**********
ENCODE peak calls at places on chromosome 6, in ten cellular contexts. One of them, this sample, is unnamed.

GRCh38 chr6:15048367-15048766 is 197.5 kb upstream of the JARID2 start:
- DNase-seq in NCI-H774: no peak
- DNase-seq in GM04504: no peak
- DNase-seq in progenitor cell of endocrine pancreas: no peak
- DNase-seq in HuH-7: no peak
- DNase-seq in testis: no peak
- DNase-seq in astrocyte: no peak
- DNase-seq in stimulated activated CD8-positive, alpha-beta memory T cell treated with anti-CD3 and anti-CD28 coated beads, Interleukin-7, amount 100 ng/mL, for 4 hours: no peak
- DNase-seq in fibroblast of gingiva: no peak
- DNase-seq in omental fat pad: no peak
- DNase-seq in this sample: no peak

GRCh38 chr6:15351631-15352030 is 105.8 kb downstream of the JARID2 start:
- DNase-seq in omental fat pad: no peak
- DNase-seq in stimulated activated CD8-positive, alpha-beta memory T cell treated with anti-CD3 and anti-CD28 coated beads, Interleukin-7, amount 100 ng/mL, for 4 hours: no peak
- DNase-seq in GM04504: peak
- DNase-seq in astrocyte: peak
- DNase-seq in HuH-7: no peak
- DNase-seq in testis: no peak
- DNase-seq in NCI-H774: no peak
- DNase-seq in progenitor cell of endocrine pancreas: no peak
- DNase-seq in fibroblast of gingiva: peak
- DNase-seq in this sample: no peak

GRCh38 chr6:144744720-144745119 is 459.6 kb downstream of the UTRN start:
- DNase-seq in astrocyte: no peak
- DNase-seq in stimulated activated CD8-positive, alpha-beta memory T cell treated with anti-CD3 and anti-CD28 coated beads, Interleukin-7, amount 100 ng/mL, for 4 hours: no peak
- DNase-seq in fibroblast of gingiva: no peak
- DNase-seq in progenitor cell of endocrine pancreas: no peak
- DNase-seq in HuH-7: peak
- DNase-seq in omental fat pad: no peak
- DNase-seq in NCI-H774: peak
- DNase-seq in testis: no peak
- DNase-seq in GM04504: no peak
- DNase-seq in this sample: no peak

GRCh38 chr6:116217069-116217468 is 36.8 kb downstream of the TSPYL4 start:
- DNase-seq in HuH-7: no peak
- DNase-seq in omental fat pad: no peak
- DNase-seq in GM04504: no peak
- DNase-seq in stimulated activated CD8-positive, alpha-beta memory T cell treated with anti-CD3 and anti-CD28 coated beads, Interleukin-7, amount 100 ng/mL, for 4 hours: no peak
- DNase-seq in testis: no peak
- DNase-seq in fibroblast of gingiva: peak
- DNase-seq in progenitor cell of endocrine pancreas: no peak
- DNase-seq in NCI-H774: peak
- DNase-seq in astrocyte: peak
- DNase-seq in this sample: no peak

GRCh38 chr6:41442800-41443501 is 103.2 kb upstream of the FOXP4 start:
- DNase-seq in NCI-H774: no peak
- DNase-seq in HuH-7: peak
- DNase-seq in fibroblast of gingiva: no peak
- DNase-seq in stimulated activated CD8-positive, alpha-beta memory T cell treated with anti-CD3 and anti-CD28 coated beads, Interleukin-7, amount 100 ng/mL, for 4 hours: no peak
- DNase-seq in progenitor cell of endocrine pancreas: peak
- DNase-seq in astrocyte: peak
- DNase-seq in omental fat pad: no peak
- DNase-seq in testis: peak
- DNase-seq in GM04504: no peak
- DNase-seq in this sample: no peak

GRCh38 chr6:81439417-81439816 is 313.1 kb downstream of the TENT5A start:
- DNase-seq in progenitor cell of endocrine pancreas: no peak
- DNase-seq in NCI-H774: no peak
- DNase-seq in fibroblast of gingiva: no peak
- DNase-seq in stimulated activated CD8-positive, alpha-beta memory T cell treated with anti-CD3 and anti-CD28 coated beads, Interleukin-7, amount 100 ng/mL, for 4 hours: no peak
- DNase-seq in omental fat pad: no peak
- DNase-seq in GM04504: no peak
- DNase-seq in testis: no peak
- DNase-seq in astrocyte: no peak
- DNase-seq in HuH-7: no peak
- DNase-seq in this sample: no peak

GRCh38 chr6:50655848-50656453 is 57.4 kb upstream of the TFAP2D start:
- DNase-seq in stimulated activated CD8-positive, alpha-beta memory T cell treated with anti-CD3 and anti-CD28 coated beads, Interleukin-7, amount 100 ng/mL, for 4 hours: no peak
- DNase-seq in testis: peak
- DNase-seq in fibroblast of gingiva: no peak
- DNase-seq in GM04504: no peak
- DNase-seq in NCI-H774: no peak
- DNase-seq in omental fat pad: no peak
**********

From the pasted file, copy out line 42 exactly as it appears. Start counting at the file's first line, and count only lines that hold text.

- DNase-seq in progenitor cell of endocrine pancreas: no peak